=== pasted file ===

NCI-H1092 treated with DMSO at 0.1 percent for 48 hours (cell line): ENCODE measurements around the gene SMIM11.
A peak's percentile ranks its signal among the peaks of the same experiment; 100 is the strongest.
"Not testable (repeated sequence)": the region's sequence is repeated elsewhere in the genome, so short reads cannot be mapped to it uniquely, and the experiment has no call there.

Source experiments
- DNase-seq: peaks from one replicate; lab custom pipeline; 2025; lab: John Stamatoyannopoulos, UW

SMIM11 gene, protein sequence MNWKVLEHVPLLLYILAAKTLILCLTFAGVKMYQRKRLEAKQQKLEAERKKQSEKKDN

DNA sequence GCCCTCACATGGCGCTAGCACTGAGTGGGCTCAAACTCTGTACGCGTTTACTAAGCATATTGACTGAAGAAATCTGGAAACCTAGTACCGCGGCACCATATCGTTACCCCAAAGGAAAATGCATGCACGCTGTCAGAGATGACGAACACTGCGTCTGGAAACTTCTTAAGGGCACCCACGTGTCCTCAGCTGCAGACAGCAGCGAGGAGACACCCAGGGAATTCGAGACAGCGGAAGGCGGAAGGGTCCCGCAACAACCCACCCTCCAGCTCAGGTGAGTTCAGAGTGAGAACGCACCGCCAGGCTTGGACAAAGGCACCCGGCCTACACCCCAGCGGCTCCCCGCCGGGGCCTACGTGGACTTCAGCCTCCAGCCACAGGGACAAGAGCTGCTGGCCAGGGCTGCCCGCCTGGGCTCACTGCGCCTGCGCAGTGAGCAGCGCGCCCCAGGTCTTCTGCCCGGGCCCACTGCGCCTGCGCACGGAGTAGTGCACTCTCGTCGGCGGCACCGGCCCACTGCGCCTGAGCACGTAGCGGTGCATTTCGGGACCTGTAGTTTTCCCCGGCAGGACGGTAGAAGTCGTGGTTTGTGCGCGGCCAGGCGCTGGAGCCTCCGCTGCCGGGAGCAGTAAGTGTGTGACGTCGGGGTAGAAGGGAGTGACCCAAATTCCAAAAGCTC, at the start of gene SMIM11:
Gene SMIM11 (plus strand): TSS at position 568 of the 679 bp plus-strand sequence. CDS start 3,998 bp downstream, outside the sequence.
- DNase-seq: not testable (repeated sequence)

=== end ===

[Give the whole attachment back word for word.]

NCI-H1092 treated with DMSO at 0.1 percent for 48 hours (cell line): ENCODE measurements around the gene SMIM11.
A peak's percentile ranks its signal among the peaks of the same experiment; 100 is the strongest.
"Not testable (repeated sequence)": the region's sequence is repeated elsewhere in the genome, so short reads cannot be mapped to it uniquely, and the experiment has no call there.

Source experiments
- DNase-seq: peaks from one replicate; lab custom pipeline; 2025; lab: John Stamatoyannopoulos, UW

SMIM11 gene, protein sequence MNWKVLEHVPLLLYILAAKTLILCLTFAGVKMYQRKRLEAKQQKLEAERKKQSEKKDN

DNA sequence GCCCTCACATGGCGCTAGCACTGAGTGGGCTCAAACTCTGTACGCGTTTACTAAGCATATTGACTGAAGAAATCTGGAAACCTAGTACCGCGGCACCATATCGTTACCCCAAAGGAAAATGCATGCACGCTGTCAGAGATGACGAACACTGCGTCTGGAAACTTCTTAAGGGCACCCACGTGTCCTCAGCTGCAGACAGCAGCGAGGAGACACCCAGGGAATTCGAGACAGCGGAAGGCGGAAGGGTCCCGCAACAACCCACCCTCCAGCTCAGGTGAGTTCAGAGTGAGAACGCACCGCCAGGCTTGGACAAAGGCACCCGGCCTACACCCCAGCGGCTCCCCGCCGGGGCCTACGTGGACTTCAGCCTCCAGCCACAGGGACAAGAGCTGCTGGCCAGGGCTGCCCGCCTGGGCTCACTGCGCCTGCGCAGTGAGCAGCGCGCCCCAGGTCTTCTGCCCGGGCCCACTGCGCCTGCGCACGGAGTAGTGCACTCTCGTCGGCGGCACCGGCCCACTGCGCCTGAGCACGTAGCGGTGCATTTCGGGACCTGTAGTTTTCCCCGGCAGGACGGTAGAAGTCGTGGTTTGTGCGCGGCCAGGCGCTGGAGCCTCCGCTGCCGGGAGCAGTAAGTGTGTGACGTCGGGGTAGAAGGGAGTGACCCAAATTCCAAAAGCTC, at the start of gene SMIM11:
Gene SMIM11 (plus strand): TSS at position 568 of the 679 bp plus-strand sequence. CDS start 3,998 bp downstream, outside the sequence.
- DNase-seq: not testable (repeated sequence)